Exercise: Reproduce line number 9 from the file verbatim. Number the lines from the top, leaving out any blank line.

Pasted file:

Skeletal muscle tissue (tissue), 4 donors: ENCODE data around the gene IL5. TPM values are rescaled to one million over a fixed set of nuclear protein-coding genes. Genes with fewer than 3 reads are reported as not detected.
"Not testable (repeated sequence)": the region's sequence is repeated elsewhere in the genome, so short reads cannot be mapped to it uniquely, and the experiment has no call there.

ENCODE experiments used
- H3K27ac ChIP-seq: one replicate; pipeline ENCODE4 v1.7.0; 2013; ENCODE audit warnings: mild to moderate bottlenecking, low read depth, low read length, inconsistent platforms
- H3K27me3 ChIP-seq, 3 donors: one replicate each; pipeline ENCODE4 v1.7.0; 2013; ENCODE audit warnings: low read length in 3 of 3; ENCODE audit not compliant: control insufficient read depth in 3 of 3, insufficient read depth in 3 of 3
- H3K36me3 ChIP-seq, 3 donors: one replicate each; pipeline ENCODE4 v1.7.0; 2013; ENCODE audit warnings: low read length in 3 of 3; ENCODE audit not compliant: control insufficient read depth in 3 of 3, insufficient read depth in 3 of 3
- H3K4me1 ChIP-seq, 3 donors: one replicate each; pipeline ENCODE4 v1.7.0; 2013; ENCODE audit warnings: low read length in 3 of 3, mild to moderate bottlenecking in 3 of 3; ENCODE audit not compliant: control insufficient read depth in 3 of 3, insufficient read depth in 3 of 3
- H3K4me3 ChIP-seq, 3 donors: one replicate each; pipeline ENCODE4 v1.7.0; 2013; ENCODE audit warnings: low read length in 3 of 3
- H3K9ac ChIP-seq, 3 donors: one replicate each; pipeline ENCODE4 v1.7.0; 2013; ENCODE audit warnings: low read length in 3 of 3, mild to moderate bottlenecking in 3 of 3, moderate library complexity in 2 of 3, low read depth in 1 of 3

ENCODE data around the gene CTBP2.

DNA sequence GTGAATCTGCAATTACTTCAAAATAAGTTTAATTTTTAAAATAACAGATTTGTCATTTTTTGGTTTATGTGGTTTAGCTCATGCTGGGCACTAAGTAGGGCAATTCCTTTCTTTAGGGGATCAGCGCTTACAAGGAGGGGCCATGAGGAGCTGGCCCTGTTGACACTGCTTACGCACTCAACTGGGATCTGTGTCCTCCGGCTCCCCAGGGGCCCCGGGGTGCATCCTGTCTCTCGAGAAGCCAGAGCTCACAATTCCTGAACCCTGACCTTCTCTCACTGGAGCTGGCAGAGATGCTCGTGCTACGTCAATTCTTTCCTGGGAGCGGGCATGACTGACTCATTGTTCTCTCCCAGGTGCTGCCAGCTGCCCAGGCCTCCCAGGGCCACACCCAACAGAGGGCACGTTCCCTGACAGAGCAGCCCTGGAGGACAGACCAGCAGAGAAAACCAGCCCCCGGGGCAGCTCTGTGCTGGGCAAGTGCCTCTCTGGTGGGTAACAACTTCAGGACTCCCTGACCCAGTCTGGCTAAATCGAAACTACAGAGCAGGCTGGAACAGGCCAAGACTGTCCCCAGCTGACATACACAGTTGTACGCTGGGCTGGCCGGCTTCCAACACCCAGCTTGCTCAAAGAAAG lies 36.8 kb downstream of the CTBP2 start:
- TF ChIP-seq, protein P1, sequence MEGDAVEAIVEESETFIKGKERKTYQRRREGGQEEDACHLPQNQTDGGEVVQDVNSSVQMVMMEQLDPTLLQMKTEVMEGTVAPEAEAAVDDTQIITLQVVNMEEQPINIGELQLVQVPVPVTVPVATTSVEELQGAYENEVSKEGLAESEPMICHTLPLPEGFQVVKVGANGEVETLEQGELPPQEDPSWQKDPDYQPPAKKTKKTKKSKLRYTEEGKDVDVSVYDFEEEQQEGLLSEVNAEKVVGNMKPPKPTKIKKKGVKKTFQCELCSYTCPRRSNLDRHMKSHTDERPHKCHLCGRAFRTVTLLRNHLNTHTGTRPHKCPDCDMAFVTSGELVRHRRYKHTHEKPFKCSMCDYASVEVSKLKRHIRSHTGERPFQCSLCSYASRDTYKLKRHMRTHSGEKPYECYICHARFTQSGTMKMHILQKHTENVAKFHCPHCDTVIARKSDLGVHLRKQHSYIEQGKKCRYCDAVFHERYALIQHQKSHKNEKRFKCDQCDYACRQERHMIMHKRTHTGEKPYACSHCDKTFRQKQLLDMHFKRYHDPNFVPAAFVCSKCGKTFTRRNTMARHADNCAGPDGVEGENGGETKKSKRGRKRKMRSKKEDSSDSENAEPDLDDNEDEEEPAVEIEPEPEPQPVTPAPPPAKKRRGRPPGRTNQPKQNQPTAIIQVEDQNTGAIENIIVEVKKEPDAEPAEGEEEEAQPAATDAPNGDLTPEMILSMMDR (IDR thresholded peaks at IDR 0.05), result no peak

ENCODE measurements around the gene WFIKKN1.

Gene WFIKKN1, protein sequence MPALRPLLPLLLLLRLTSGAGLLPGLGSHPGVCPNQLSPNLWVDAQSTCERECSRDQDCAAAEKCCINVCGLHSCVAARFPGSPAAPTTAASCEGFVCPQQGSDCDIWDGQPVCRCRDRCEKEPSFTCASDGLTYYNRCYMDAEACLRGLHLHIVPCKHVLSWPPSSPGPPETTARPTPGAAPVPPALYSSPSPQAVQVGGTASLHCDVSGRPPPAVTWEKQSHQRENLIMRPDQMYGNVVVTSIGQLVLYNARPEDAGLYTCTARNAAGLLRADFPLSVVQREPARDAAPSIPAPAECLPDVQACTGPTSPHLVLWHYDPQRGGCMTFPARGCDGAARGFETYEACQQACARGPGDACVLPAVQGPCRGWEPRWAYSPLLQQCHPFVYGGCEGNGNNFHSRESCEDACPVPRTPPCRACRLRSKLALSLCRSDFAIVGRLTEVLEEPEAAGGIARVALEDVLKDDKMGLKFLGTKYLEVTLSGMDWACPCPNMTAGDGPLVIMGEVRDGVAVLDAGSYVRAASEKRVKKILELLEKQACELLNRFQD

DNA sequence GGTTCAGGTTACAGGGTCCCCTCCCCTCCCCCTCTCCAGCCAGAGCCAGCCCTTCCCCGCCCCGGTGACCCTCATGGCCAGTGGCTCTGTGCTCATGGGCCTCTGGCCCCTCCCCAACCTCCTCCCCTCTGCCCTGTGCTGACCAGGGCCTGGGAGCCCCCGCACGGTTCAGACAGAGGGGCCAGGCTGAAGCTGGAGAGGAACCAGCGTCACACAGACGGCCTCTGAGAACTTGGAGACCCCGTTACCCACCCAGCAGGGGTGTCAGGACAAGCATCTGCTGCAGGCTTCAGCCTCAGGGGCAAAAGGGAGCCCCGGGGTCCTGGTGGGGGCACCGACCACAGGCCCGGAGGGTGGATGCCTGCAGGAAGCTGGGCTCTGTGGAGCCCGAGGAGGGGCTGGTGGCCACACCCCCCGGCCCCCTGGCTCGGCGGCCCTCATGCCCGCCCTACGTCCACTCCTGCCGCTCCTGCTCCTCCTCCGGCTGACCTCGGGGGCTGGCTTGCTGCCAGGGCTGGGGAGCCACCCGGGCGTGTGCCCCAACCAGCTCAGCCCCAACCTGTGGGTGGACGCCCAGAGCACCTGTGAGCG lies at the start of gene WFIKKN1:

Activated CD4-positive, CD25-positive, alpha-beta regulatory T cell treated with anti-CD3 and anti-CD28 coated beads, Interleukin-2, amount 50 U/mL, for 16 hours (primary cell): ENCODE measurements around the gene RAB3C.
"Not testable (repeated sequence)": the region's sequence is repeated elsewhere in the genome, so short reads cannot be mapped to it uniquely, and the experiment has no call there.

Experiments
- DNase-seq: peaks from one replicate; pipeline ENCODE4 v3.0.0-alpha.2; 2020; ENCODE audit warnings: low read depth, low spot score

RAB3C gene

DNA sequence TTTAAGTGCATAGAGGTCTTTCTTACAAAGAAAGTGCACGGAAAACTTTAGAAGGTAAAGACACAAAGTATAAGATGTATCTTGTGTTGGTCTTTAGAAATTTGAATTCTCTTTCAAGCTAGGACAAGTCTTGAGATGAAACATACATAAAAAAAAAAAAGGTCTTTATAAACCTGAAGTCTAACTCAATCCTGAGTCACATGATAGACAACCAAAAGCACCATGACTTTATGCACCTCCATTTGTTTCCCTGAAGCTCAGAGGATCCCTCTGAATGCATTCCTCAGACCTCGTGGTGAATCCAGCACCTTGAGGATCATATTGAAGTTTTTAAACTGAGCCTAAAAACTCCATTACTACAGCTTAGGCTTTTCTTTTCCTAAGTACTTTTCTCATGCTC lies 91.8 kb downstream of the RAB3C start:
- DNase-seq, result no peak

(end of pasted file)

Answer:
- H3K9ac ChIP-seq, 3 donors: one replicate each; pipeline ENCODE4 v1.7.0; 2013; ENCODE audit warnings: low read length in 3 of 3, mild to moderate bottlenecking in 3 of 3, moderate library complexity in 2 of 3, low read depth in 1 of 3